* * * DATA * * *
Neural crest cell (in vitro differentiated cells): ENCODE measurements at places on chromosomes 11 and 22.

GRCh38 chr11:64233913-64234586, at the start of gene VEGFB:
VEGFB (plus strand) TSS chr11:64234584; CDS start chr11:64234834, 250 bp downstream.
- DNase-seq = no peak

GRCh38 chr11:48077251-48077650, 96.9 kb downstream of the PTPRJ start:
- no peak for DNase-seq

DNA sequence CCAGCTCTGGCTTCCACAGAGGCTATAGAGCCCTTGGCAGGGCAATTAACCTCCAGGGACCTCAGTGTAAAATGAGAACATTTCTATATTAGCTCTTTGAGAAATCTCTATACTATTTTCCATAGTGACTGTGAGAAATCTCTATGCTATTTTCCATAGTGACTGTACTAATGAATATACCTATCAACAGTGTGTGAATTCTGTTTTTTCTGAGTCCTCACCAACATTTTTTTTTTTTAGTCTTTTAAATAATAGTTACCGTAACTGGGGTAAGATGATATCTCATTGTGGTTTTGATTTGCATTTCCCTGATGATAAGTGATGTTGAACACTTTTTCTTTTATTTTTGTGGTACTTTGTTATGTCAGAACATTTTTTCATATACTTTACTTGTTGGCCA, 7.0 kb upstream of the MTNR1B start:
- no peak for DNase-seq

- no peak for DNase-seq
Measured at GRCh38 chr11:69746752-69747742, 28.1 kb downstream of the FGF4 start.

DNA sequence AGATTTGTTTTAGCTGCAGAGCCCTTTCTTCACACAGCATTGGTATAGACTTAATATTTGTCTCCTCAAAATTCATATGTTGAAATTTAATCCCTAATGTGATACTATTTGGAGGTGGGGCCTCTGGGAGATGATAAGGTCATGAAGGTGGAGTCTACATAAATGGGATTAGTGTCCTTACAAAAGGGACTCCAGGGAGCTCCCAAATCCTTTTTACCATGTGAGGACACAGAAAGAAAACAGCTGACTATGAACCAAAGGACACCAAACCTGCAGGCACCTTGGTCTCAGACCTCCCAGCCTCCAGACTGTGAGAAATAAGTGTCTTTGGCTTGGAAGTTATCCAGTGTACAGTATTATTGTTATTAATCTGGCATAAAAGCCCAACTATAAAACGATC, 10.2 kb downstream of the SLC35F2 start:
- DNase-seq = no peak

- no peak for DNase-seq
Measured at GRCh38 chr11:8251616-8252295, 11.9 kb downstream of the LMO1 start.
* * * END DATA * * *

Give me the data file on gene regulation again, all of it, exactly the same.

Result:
Neural crest cell (in vitro differentiated cells): ENCODE measurements at places on chromosomes 11 and 22.

GRCh38 chr11:64233913-64234586, at the start of gene VEGFB:
VEGFB (plus strand) TSS chr11:64234584; CDS start chr11:64234834, 250 bp downstream.
- DNase-seq = no peak

GRCh38 chr11:48077251-48077650, 96.9 kb downstream of the PTPRJ start:
- no peak for DNase-seq

DNA sequence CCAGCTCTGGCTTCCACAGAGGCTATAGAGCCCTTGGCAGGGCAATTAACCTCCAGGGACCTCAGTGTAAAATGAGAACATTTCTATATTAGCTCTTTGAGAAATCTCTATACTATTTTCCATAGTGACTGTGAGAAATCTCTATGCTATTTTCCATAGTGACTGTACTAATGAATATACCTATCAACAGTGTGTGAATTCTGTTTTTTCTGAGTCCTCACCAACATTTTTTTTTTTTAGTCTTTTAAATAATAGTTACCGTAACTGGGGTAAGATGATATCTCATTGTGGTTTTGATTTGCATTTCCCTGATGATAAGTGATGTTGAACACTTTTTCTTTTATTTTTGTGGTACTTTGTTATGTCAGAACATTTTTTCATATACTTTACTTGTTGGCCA, 7.0 kb upstream of the MTNR1B start:
- no peak for DNase-seq

- no peak for DNase-seq
Measured at GRCh38 chr11:69746752-69747742, 28.1 kb downstream of the FGF4 start.

DNA sequence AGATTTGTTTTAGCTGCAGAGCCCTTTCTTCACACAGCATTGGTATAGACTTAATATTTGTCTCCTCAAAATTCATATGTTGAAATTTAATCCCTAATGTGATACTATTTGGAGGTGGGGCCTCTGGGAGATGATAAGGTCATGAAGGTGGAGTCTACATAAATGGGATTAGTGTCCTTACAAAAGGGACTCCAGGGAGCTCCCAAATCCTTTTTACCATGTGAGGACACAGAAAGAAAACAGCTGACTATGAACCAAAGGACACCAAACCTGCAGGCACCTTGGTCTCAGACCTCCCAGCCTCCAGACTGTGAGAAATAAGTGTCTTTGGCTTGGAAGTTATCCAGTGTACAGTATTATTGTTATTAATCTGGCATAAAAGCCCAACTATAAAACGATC, 10.2 kb downstream of the SLC35F2 start:
- DNase-seq = no peak

- no peak for DNase-seq
Measured at GRCh38 chr11:8251616-8252295, 11.9 kb downstream of the LMO1 start.